Wagner’s The Flying Dutchman is, frankly, less of a giggle. It is essentially a ghost story about a sea captain who is cursed to roam the seas forever without rest. Once every seven years, he can step ashore and – if he can find the love of a good woman who will be true to him – he will be released from the curse. The opera was inspired by a perilous sea voyage from Riga to London that Wagner undertook in 1839 – listening to the stormy overture, this isn’t hard to believe.

<i>Der fliegende Holländer</i> at Staatsoper Berlin © Matthias Baus (2013)
Der fliegende Holländer at Staatsoper Berlin
© Matthias Baus (2013)
In the opera, the Dutchman meets a Norwegian sea captain, Daland, who him promises his daughter, Senta, in marriage. Senta has been fascinated by the legend of the Dutchman since childhood and swears to be true to him. This doesn’t go down too well with her boyfriend, Erik, who feels betrayed. Forced into a dramatic decision, will Senta make the ultimate sacrifice to save her man?

Director Philipp Stölzl's production has already been seen in Basel and Berlin. In his Dutchman, the action takes place in Senta’s imagination. In the library of Daland’s mansion, she searches out the book which tells the Dutchman’s tale, obsessed by his story. Daland brings in Senta’s husband-to-be (not the Dutchman) but Senta instead imagines the Dutchman in a giant portrait, so the duet takes place on two levels. At her wedding party, things don’t go quite as planned.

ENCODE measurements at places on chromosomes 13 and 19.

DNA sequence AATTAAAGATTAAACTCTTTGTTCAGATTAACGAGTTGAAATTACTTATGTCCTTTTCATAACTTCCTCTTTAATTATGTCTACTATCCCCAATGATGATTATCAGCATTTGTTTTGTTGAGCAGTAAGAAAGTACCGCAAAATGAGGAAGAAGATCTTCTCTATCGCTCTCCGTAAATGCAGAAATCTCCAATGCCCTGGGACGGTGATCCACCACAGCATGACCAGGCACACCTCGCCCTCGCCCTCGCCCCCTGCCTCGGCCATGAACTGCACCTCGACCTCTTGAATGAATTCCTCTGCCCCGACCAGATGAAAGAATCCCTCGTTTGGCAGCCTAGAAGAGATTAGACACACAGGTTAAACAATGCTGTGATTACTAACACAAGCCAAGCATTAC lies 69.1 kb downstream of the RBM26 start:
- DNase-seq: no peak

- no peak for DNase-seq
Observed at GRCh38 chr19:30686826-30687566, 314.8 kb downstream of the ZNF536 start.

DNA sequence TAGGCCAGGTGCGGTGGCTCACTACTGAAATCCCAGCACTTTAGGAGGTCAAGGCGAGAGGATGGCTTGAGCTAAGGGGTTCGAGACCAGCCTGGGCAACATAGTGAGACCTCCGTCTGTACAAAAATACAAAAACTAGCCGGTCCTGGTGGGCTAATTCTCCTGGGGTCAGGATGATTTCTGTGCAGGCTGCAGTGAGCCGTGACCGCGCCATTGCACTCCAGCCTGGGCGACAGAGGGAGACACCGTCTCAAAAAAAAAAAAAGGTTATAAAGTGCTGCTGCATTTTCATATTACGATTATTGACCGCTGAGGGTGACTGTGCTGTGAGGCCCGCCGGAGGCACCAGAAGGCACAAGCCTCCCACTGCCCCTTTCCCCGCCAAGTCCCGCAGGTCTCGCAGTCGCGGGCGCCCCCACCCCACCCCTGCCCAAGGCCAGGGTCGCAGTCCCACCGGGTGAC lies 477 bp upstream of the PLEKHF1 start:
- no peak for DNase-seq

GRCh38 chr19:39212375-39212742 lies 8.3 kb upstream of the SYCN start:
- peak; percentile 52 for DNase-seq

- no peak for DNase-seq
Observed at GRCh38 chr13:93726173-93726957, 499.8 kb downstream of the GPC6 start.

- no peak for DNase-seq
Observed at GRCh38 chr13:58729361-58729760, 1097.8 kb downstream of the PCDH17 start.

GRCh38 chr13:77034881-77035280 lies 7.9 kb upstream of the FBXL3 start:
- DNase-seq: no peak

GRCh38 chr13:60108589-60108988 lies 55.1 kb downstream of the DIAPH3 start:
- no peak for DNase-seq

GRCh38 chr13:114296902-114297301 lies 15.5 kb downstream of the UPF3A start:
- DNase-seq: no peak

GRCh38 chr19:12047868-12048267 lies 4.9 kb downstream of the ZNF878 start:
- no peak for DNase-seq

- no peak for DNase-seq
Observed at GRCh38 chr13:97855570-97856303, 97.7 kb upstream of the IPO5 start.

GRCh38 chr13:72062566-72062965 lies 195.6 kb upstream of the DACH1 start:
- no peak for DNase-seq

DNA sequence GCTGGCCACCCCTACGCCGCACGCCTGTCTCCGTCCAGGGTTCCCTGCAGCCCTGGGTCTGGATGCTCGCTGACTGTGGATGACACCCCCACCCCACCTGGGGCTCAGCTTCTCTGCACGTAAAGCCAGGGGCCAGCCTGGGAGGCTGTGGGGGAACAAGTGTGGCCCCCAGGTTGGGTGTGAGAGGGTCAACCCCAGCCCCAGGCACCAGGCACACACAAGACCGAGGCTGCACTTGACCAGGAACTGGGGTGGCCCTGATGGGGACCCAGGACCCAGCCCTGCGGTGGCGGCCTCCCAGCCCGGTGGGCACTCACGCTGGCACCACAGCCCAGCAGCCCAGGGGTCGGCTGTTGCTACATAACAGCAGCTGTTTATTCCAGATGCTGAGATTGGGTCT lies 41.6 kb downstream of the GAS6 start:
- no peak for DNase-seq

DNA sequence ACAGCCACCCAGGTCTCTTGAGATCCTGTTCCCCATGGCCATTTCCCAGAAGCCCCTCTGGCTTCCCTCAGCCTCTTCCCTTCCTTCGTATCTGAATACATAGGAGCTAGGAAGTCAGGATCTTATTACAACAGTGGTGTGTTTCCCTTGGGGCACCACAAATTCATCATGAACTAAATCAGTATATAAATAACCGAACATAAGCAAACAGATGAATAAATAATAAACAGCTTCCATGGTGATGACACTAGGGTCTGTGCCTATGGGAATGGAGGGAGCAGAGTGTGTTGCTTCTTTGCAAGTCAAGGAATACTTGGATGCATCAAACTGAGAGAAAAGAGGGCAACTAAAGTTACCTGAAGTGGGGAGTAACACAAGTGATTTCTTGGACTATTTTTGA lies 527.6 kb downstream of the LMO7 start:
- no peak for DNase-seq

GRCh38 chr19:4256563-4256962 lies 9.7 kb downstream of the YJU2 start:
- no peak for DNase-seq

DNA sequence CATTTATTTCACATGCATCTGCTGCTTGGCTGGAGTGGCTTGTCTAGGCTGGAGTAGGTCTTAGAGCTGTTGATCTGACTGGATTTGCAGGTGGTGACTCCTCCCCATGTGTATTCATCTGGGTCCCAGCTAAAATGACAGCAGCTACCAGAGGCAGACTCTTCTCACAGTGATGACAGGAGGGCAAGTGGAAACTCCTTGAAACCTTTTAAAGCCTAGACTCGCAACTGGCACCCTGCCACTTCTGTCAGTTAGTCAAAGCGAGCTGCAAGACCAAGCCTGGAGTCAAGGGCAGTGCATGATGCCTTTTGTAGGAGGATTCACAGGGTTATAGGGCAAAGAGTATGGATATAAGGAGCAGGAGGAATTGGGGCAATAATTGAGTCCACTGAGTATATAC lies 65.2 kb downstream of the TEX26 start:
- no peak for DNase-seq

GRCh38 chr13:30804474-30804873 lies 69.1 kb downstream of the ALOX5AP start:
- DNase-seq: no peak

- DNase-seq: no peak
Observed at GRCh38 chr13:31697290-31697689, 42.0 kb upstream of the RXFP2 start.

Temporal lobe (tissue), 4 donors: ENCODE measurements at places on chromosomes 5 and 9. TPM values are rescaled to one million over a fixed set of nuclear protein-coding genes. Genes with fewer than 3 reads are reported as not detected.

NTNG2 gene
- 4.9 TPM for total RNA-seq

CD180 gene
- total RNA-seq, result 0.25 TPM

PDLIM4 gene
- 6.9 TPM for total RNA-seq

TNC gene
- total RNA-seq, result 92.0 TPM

Albert Dohmen and Egils Silins share the role of the Dutchman, with the Latvian Silins taking the role in late May. For the final two performances in the run, dramatic soprano Anja Kampe sings Senta, a role she has sung all over Europe.

Khatia Buniatishvili © Julia Wesley
Khatia Buniatishvili
© Julia Wesley
If you time your visit to Barcelona correctly, you can catch the Orquestra Simfònica del Gran Teatre del Liceu, the oldest orchestra still active in Spain, in an all Tchaikovsky concert conducted by Josep Pons. Georgian pianist Khatia Buniatishvili has a huge international following and a reputation for tackling wild, dramatic works by the likes of Liszt. She performs one of the most famous piano concertos – Tchaikovsky’s First – which was initially dismissed by the intended recipient, Nikolai Rubinstein, as “worthless and unplayable”. Eventually, Rubinstein would go on to champion the concerto. The other Tchaikovsky work on the programme is the Fifth Symphony, a work dominated by Russian gloom and the idea of fate looms large. It should make a dramatic curtain-raiser to an operatic weekend at the Liceu.

Click here for full Liceu listings. 

Article sponsored by Gran Teatre del Liceu.